Pilgrimage of Remembrance
Whether it is to connect with fallen comrades, family members, loved ones or simply to honour those who fell for our freedom, making a pilgrimage is an experience that should be taken by every Canadian.
Since the passing of a resolution at a Dominion Convention in 1928 to visit Vimy, France for the unveiling of the Canadian National Vimy Memorial, promoting a Pilgrimage has been a part of our efforts to encourage Remembrance. Although the frequency of Legion Pilgrimages has changed over time to adapt to both historical events, such as the Second World War, and economic circumstances, the importance of the Pilgrimage continued to be promoted.
The Legion’s Pilgrimage of Remembrance
The next Pilgrimage of Remembrance is scheduled for July 8-22, 2017. Please note that the Legion’s Pilgrimage is conducted in English.
Space is limited! The 2017 Pilgrimage is now full. Those interested in attending may be placed on a waiting list should space become available.
Individuals wishing to attend the Pilgrimage should indicate their interest to the Dominion Command Coordinator, Bill Maxwell: firstname.lastname@example.org
Today’s Pilgrimage now encompasses some of the most important, as well as some of the least known, events of both the First World War and Second World War and is conducted over a 15 day period. During this time, pilgrims will experience and be guided through the trenches of the First World War and the beaches of Normandy. They will also be able to experience the emotions of the Veterans and of those that they liberated. As well, they will conduct ceremonies of Remembrance at the cemeteries where so many young Canadians found their final resting place. These Pilgrimages are held every two years with the last one held in July 2015.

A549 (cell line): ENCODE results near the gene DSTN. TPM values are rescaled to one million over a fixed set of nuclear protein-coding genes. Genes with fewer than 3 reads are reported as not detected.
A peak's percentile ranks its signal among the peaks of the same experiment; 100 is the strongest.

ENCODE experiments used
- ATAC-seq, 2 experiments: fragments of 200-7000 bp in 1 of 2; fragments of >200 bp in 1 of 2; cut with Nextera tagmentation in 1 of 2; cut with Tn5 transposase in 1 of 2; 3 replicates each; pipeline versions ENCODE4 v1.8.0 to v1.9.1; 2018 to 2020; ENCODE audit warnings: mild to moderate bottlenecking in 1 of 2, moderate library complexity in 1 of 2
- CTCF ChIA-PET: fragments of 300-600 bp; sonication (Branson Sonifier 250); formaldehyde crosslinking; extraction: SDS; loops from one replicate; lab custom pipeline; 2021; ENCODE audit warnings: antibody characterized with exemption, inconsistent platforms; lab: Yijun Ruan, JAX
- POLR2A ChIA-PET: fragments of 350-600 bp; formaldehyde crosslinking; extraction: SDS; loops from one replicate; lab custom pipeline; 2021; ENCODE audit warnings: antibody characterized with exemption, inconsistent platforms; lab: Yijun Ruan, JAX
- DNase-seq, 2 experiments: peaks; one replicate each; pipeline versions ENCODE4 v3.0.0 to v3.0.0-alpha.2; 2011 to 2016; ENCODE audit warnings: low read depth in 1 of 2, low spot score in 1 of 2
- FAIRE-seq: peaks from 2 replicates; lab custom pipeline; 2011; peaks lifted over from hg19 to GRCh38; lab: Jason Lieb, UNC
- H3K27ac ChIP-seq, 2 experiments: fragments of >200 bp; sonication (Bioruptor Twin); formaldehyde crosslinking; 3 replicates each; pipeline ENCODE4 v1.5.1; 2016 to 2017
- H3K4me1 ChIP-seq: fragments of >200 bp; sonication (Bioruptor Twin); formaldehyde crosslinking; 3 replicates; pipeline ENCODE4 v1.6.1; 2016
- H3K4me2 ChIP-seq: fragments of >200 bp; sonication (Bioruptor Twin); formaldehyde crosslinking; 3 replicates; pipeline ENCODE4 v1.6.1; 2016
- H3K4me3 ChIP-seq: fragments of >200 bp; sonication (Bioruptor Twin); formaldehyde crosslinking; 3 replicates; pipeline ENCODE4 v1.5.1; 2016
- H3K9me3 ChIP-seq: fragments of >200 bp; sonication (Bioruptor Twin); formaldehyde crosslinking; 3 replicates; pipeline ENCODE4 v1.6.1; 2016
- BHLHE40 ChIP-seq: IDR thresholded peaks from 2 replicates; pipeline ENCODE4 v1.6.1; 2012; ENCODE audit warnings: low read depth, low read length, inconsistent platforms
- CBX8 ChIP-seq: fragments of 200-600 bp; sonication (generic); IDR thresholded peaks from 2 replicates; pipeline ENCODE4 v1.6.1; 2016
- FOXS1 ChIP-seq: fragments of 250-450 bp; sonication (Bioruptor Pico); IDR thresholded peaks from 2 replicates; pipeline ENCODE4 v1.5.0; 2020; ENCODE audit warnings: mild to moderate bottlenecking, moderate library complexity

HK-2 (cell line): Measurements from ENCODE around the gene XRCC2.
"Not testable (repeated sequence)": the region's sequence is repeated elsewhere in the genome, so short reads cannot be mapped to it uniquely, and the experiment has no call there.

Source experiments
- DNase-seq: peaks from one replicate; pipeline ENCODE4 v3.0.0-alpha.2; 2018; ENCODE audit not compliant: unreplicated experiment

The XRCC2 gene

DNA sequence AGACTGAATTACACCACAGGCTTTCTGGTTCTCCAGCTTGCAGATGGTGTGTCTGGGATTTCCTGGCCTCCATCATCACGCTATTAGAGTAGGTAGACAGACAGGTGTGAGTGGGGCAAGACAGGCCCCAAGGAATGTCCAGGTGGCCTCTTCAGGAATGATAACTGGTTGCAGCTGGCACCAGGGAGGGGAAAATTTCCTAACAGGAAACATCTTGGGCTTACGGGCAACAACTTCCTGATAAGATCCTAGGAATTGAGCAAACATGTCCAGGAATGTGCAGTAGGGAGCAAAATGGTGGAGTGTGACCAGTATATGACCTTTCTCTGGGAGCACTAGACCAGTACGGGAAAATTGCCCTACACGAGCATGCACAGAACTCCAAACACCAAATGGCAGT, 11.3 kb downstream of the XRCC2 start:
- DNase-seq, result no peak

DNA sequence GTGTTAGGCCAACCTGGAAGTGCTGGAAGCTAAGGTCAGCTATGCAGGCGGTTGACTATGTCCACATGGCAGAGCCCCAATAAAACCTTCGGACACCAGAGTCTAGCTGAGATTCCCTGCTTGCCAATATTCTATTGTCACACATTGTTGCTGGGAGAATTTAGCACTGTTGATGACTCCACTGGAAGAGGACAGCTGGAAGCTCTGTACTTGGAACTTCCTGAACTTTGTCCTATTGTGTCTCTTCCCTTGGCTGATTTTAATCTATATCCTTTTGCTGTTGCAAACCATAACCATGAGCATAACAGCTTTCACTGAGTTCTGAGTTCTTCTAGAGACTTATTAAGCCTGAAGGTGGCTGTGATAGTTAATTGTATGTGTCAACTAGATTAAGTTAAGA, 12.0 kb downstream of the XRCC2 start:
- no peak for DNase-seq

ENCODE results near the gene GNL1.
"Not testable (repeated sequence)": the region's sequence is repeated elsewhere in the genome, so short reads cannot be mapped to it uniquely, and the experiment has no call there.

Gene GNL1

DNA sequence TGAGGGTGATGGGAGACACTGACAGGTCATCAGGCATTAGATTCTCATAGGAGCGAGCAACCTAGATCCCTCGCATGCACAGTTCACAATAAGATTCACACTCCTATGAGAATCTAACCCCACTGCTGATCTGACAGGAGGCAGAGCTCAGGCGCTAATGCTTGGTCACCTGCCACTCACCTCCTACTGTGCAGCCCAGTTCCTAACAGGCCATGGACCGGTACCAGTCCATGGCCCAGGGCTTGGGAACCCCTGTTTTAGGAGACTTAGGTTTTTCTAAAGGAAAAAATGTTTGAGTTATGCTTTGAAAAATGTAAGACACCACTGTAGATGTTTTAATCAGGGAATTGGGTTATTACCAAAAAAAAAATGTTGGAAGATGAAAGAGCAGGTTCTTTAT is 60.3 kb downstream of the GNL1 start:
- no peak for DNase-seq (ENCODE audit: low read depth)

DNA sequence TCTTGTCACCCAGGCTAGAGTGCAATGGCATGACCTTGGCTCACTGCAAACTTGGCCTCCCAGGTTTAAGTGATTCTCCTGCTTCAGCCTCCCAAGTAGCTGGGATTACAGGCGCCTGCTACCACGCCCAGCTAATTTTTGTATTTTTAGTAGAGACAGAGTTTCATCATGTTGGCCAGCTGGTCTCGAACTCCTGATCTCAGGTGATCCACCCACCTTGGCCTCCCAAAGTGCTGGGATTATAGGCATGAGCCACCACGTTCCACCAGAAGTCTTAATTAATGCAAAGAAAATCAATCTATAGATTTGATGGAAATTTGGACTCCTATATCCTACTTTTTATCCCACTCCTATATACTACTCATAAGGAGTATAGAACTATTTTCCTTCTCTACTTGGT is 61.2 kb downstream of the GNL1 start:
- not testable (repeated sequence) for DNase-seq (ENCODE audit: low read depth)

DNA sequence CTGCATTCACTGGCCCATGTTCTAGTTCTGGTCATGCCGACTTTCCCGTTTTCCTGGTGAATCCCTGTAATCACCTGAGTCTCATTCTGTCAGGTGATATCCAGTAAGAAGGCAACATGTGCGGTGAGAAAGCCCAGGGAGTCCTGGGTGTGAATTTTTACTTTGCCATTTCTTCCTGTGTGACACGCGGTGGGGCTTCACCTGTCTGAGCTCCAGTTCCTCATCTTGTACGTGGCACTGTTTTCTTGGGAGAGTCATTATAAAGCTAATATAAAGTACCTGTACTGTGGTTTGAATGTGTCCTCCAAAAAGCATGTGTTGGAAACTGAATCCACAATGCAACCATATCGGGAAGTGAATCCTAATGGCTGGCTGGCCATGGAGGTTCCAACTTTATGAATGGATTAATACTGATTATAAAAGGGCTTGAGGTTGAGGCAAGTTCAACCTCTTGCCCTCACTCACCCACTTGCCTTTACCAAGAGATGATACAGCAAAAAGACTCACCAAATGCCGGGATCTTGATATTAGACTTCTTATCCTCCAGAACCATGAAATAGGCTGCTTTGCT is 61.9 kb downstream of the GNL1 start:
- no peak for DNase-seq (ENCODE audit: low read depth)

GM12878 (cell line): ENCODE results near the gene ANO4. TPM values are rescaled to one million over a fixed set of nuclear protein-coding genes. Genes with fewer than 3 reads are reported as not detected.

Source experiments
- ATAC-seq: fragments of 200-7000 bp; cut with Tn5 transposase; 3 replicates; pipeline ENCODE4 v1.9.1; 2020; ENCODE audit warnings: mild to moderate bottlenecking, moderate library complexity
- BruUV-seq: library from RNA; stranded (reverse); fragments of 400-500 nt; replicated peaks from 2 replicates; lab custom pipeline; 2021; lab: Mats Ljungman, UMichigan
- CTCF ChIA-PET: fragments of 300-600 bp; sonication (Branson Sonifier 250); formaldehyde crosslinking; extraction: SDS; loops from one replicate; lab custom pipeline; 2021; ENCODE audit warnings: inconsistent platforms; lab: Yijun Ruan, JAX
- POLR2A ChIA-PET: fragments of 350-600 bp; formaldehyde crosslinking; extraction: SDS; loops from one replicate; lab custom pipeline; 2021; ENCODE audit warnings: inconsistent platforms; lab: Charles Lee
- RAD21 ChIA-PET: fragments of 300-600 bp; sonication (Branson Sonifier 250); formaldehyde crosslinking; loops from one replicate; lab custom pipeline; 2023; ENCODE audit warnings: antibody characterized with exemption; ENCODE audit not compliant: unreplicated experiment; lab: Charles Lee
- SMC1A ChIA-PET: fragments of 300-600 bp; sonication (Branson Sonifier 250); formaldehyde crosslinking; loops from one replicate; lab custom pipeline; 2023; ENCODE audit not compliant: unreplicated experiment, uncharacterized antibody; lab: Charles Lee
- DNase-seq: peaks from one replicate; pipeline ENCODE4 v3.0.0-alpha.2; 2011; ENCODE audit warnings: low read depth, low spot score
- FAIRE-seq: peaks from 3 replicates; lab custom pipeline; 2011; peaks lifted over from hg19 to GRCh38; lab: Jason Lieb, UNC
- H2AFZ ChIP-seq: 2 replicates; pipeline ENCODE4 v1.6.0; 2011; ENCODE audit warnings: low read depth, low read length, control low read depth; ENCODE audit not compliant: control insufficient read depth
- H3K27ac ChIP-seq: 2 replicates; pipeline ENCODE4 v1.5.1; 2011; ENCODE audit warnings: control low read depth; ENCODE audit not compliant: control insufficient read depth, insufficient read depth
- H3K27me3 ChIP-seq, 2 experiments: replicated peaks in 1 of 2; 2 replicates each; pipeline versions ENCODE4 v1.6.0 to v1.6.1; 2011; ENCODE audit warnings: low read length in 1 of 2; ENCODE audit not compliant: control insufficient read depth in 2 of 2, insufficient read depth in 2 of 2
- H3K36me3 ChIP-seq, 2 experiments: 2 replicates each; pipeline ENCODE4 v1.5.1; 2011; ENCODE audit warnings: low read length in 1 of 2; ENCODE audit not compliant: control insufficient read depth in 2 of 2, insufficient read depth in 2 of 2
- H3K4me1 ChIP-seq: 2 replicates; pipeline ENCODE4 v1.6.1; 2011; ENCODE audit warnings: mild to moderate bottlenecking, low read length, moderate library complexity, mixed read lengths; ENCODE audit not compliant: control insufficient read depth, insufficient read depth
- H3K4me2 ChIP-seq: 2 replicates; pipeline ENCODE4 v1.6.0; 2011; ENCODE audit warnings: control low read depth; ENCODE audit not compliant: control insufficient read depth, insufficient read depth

Taking the Pilgrimage is important for a variety of reasons. For those who fought on the battlefields, the pilgrimage provides an opportunity to not only visit their fallen comrades, it also offers a chance for closure that may only be possible through revisiting the site(s) of so many memories. For those who lost family and loved ones on the fields, the Pilgrimage is a way to close the distance between home and the site of their loss. Even for those who only connect with the battlefields through history books and our Canadian heritage, visiting these sites is an opportunity to truly understand the sacrifices that were made by many for the freedom that we continue to enjoy today. In effect, it is one of the greatest acts one could do to honour those who fell.